Photo - Andy Wells
I sold the PlusPlus on around 2005 (I forget exactly when). I spent a good five years on the project, interspersed with a Cherub campaign. It was a lot of fun, and I learnt a lot. There's no substitute for a design/build project if you want to learn about sailboats. Would I do it again? Well perhaps not for a while, but I don't regret doing it. The only thing is that mixing it with the Cherub was not a good move as the Cherub got a lot of work and expenditure that could probably have been used to good effect on better development of the PlusPlus. On the other hand there's a bunch of glass ware in the cupboard 'cos I won more with that Cherub campaign than anything else I've done sailing. To be fair the PlusPlus has an entry in the cupboard too, for a placing in a club series that perhaps owed more to turning up than anything else...
So what should I have done differently? I probably should have done the hull shape tweak mentioned on the sailing pages. There was a bit of unfinished business there. I certainly should have had a much more readily moveable daggerboard. Investigating the effects of daggerboard position on some of the trickier handling quirks would have been rather useful. It might have been useful to move the mast about too, but that's a bigger ask to do structurally! The wings worked well, with the folding: that was good. The stumping mast worked wonderfully, but was almost a complete waste of time because it seems that you virtually never want to reduce sail area in a single sail dinghy because what you gain upwind you more than lose downhill. RS learned that with the 600 too!
What else... Well the basic dimensions. On reflection I probably should have gone to 15 feet long and made the boat just a little bit narrower on the waterline so the stability was much the same. 14feet is one of those traditional standard lengths, and there's something in that, but on the other hand a longer and thinner boat would have been just that bit more slippery in the lighter stuff. Andy Paterson suggested that right at the design stage!
There are things I've learned since. The biggest irritation sailing the PlusPlus was that its fast enough to sail out of the front of a gust, but not fast enough to sail into the back of one. Consequently in gusty inland conditions (just about every time I sailed it) I spent more time sailing downwind in the lulls than the gusts. So you go tearing past a Laser, out of the front of the gust and stop. Meanwhile said Laser is still in the gust and sailing in twice as much wind. So is this unique? No, an IC does it too! That means that the problem is probably not soluble with the state of the art at the moment since the IC is as fast as one could reasonably expect a boat without hydrofoils to get and is more of a handling challenge than I was looking for with this rule set. Does that mean that the search for a manageable high performance singlehander is fruitless? I'm not sure, but I think one needs to be aware that beyond the performance equivalent of say about 1050 in UK terms the extra speed/difficulty of handling balance starts running into diminishing returns.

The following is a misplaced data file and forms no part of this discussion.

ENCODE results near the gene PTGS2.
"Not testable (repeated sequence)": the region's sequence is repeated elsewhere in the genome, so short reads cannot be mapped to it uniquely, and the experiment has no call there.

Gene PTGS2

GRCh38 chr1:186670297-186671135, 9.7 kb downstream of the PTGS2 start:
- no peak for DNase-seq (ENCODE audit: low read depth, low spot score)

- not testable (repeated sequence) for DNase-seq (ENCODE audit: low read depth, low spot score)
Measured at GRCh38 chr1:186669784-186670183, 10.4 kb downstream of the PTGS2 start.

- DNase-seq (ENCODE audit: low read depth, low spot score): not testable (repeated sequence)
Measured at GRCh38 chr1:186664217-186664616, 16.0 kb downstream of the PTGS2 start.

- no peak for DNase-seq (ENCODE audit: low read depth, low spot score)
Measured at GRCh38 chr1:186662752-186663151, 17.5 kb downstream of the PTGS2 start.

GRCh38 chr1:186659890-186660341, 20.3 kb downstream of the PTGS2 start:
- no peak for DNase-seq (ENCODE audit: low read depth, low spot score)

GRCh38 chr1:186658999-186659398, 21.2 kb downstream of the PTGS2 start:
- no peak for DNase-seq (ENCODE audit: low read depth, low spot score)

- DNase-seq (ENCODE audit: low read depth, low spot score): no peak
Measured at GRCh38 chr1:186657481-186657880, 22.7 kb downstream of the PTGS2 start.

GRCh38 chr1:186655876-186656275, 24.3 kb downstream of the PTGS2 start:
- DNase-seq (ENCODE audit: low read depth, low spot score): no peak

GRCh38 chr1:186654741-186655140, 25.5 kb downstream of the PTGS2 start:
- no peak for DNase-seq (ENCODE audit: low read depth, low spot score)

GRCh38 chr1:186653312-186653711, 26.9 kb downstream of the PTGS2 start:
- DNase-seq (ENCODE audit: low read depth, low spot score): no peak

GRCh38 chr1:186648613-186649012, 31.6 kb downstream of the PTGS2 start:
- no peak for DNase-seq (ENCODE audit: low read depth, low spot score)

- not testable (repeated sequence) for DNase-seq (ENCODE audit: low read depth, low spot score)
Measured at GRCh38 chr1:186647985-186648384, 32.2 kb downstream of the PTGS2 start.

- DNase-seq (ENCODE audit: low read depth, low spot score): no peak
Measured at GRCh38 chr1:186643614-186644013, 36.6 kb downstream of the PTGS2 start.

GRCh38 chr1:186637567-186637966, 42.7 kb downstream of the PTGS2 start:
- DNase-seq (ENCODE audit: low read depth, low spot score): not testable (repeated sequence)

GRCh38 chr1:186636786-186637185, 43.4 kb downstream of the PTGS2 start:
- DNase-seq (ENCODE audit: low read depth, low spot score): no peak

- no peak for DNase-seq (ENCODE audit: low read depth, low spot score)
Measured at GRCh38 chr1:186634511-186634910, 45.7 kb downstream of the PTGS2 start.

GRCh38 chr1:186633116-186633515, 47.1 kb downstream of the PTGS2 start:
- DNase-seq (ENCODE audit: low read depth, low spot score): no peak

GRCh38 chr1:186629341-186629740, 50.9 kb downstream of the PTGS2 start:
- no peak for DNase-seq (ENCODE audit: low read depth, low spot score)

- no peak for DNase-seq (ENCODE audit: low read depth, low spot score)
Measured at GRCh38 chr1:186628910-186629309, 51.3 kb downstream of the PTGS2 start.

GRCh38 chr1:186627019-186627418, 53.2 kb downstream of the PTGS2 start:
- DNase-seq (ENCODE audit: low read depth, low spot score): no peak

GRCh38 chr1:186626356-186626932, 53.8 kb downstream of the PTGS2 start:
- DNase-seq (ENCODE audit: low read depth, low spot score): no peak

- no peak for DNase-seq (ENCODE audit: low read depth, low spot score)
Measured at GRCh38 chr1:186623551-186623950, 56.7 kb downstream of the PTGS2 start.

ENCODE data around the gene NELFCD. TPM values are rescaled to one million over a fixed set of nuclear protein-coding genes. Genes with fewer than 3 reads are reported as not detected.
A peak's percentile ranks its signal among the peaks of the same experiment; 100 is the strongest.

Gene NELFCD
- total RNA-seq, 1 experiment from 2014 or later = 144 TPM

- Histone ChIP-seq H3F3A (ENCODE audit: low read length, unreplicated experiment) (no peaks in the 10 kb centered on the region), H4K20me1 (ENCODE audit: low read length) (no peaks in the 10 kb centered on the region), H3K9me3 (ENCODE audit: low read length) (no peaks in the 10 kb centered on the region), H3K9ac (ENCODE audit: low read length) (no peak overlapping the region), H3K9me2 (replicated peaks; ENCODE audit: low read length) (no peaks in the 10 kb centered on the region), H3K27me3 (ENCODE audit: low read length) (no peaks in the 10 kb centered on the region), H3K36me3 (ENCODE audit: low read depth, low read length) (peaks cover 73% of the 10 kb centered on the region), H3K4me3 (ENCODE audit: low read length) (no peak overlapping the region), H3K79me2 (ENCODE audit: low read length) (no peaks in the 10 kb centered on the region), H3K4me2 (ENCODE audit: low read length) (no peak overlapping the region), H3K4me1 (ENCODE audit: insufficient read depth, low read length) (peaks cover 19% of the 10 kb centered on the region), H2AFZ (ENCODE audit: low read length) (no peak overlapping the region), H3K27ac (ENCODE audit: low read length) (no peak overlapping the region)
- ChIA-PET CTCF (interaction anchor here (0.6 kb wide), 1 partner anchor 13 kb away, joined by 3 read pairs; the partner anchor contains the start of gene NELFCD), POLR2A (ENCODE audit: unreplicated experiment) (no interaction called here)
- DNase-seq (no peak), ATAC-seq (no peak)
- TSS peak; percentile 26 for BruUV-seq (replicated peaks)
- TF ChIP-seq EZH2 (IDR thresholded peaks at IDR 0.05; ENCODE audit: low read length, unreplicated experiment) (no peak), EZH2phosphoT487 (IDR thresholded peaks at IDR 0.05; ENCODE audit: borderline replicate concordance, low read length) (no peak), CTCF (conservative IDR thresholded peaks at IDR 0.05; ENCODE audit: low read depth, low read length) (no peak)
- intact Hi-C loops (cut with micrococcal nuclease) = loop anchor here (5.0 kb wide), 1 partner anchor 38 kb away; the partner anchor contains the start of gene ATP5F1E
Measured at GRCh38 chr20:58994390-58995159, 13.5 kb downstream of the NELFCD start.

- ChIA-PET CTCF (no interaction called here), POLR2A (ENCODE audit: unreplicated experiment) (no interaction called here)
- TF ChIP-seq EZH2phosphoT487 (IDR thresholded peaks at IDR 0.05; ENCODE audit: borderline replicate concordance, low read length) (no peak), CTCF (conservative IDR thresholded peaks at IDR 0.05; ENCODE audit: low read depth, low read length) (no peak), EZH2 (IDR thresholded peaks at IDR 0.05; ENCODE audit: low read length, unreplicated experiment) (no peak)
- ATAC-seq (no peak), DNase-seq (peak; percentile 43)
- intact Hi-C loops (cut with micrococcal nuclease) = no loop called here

So, what am I doing now? As hinted, the current boat is an International Canoe - inspired by the IC returning to a box rule for the hull shape. That had a big - and unplanned - rebuild, and the next project should be a new rules IC. I did start one off in Jan 2012, but for various reasons I had to call a halt to that one.
Sailing the Boat Last Updated 16th Feb
Plus Plus mk1a/2 Last updated 18th October 2001
Hull Surgery in Progress Last Updated 1st January 2002
Building the Hull Last Updated 19/5/1999
Hull Design - Overview of the Hull Design Process - Last Updated 10th July 2001
Rig Design Update on upwind performance with the small rig. Last Updated 12th July 2000
FAQ With a note on the Heatwave 18th Jan 2004
Picture Gallery New shots showing the short rig, 11/5/99
Other People's Comments Andy Paterson tests capsize recovery in adverse conditions... Last Updated 5th July 1999
Class rules. Draft 1.3, 19/3/1998, comments welcome.
Alternative uses There were floods in Leatherhead and I needed to get to the office, 1/4/2000
Bloodaxe Boats built
the basic shell, and are building the mast and foils.
Island Barn Reservoir Sailing Club is where the beast will mostly be sailed.
International Moths are the major influence on the boat above the waterline.
U.K. Rules Cherubs are the major influence below the waterline.
Norfolk Heritage Fleet Trust The only relationship these magnificent 1930s wooden yachts have to this project is that I like to sail them from time to time. I notably don't have too much time for half-baked updates of old boats to produce something that's neither flesh nor fowl. These, on the other hand, are the real thing, with the only mods from 1930s spec being practical ones - terylene sails and ropes, and a bottled gas cooker instead of a Primus. There's just an oil lamp for light, no electricity, and no engine.